As a single mom, I brought my newborn daughter home to a four room apartment. Not four bedroom, four rooms. Period. And that included the bathroom and kitchen. I set her bassinet and changing table up in the corner of my bedroom. I had no choice but to do the best that I could with the space that I had. Trying to contain all of the accessories that come with a baby was a challenge, but I made it work. The entire time we lived in that tiny apartment, though, my goal was saving up to move to a bigger home. And I did.
A couple of years later, my daughter and I moved into a two-story 3-bedroom home with a basement and a backyard. It was more space than we knew what to do with, but I appreciated being able to spread out. She had her own bedroom. I had space to entertain, and I thought that homes in the future would only go up from there.
Then I met my husband and moved to California.
We live just a few minutes away from San Francisco. Our area is consistently ranked as one of the most expensive places to live in the country. My husband is a director at a non-profit, and I’m a writer. We’re fortunate (and I might even say lucky) to have found a home that we love. Even though it’s too small for our family by most people’s standards, we’re perfectly content.
When we first walked into our home, with its awkward layout and tiny kitchen, I didn’t see the vision. Sure, it was the open layout I’d hoped for, but the square footage wasn’t even close to what I had my heart set on. There’s no dining room and no place to put a table for our family to eat. Besides one comfy sectional couch, there isn’t room for any other seating. At the time we were a 4-person family moving from a two-bedroom apartment and my husband was determined to move. He said it would work, and I trusted him. I’m really glad that I did.
What our home lacks in space, it makes up for in character. Our high balcony gives us a view of the city that is unmatched, including two bridges and the bay. On New Year’s Eve and other holidays, we can sit outside and watch fireworks from at least six different cities. My children ooh and ahh when my husband lights logs in the fireplace I felt was on the wrong side of the room. We’ve watched many family movies, the four of us snuggled up on our single couch, with the light of the fire flickering in the background. Not one person has complained about having to hold their plate or eat in the living room when I’ve invited friends over for dinner.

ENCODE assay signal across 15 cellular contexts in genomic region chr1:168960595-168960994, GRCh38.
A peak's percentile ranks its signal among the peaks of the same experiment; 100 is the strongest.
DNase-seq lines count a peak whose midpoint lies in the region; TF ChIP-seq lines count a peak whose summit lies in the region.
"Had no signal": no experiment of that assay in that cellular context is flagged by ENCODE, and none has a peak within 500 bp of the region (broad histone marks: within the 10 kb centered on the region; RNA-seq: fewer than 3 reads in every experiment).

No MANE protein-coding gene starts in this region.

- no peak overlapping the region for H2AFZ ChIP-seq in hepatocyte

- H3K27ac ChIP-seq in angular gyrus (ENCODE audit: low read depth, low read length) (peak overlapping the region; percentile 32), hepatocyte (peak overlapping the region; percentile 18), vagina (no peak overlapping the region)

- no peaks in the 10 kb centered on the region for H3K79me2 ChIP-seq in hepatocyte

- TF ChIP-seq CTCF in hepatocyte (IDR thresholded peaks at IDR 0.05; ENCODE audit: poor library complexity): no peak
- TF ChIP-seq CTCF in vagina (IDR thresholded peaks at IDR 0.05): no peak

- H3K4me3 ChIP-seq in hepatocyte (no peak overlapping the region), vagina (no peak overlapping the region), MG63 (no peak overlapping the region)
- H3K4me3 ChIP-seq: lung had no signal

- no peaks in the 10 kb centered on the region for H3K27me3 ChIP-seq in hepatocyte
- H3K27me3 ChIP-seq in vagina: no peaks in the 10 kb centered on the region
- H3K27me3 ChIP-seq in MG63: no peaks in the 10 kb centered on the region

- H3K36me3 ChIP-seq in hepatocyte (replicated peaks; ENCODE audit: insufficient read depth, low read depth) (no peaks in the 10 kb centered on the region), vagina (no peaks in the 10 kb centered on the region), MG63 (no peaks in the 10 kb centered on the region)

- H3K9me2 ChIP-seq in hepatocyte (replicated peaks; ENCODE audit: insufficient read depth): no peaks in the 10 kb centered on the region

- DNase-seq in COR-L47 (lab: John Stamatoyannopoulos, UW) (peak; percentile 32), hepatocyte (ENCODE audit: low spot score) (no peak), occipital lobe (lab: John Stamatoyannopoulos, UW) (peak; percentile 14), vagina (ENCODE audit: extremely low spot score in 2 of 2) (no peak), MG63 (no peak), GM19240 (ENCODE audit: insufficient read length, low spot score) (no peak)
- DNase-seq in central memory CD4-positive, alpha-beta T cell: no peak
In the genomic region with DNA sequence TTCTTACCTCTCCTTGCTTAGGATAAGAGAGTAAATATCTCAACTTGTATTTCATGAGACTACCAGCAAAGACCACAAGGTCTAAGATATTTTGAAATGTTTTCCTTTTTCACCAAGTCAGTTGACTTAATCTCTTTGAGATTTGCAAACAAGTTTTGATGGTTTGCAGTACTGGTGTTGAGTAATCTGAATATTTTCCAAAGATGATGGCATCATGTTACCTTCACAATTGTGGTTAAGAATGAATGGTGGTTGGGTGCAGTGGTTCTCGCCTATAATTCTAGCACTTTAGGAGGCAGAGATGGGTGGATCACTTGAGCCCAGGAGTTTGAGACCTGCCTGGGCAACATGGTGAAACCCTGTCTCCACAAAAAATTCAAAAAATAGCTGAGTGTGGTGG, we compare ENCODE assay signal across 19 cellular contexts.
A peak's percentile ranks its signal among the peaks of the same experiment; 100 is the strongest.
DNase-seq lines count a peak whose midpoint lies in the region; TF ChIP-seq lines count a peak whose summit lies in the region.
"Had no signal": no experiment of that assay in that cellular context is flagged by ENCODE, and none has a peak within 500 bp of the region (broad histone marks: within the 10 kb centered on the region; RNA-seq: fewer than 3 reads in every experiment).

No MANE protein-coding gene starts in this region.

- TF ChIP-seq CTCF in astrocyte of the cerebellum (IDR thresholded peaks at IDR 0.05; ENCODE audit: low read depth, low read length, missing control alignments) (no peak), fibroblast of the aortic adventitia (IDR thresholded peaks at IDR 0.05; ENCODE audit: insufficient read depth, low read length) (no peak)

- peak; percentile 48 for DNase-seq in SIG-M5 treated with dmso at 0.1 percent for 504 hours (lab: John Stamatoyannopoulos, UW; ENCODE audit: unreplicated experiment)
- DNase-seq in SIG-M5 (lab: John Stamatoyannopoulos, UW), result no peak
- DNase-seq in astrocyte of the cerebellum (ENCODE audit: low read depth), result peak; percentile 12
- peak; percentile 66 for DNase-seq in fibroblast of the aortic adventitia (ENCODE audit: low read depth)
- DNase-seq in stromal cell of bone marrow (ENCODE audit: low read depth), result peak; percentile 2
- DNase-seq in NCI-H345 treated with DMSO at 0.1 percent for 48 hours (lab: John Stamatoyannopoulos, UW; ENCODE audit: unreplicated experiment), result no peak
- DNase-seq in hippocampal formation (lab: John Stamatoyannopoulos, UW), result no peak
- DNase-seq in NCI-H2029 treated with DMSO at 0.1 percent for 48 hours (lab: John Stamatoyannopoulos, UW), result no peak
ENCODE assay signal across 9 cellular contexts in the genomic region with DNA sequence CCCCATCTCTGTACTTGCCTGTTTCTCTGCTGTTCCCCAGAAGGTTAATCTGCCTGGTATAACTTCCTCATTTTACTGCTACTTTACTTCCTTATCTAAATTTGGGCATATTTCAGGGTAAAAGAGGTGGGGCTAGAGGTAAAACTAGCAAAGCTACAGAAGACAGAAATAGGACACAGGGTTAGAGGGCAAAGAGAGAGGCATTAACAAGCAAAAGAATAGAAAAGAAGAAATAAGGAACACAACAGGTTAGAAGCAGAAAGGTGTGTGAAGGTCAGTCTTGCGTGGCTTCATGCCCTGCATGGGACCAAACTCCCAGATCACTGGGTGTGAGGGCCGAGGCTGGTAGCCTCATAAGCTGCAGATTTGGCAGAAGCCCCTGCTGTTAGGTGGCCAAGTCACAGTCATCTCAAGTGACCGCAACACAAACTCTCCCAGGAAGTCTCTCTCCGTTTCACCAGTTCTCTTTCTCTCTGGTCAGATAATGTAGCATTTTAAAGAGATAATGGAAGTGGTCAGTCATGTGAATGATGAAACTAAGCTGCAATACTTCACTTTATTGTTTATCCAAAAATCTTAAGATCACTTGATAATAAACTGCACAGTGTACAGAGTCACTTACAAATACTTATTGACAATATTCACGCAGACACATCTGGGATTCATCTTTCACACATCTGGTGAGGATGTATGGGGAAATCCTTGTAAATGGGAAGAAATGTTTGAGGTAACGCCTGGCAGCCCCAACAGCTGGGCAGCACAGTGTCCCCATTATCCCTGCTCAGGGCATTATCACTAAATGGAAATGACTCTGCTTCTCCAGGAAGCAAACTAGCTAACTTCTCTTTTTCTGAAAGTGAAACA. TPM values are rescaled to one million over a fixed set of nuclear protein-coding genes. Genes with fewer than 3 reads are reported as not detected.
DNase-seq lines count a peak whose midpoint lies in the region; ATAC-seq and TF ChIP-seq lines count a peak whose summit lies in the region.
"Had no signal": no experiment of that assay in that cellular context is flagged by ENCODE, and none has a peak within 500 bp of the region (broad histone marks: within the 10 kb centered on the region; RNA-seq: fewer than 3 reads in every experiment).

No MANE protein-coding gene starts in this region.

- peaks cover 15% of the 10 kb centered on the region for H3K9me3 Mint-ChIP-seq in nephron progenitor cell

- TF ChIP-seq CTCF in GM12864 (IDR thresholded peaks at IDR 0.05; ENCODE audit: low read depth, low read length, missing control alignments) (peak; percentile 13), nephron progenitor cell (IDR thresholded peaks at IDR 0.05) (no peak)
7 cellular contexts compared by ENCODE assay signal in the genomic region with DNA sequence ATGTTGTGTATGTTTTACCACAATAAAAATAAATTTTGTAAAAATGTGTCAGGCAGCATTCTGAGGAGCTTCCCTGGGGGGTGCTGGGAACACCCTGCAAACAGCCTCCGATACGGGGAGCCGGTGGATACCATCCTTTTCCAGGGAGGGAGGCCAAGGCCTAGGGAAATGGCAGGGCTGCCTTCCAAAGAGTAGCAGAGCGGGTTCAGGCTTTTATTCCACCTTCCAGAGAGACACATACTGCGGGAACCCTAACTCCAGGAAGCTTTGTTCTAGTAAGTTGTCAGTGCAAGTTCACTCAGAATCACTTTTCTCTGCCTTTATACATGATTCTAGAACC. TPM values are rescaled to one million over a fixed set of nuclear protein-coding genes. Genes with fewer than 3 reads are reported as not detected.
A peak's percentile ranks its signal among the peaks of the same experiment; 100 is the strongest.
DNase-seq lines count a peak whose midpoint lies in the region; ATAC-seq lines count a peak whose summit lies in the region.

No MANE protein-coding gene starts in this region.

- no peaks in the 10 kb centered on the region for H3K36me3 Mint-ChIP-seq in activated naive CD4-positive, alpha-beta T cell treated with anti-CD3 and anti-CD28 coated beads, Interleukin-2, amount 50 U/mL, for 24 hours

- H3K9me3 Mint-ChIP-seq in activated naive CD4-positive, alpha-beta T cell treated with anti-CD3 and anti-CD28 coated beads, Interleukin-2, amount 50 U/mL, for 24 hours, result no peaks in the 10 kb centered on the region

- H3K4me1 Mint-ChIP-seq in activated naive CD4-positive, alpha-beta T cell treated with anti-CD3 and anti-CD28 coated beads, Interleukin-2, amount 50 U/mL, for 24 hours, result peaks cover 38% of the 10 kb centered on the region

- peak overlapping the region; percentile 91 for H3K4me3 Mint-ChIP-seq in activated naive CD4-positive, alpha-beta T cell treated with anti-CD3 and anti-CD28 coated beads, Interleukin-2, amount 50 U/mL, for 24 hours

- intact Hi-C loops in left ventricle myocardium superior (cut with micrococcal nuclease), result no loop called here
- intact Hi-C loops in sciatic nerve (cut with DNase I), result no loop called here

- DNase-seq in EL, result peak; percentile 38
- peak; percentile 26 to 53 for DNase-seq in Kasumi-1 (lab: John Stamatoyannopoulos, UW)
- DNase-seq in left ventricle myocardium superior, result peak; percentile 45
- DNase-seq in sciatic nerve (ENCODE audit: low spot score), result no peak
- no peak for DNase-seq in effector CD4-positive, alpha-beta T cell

We’ve had to get rid of things that weren’t useful to us anymore because we just don’t have space to store them. I’m teaching my family not to bring home junk that will clutter up our tight space. A few weeks ago, I talked to my daughter about how our home is our sanctuary. We have plenty of room to do everything we want in it as long as we’re careful about what we allow inside to take up space. After our talk, she brought me a couple of dresses that were too small and a bag full of stuffed animals that she felt ready to let go of.
My husband recently held a staff retreat in our home. He borrowed a card table from my in-laws to put out coffee, donuts, and snacks. He lined our little living room with folding chairs and moved our living room table/ottoman so that people could sit on it and the cozy rug if they wanted. We straightened up the baby’s nursery because he wanted to have a few breakout sessions and we needed the space. Some people had small group sessions on the balcony. It was a success, and almost magical to see our sweet home expand to fit all of his colleagues.
Living in a small home works for our family. We watch television together and all eat in the same room at the same time. We are forced to clean as we go, because if we didn’t we wouldn’t be able to navigate around each other in the space.
I still have thoughts of a dream home, but right now, I feel at peace with where we are. After all, we’re living in comfortable, warm quarters practically on top of the people I love the most on the planet. Kinda sounds like a dream home to me.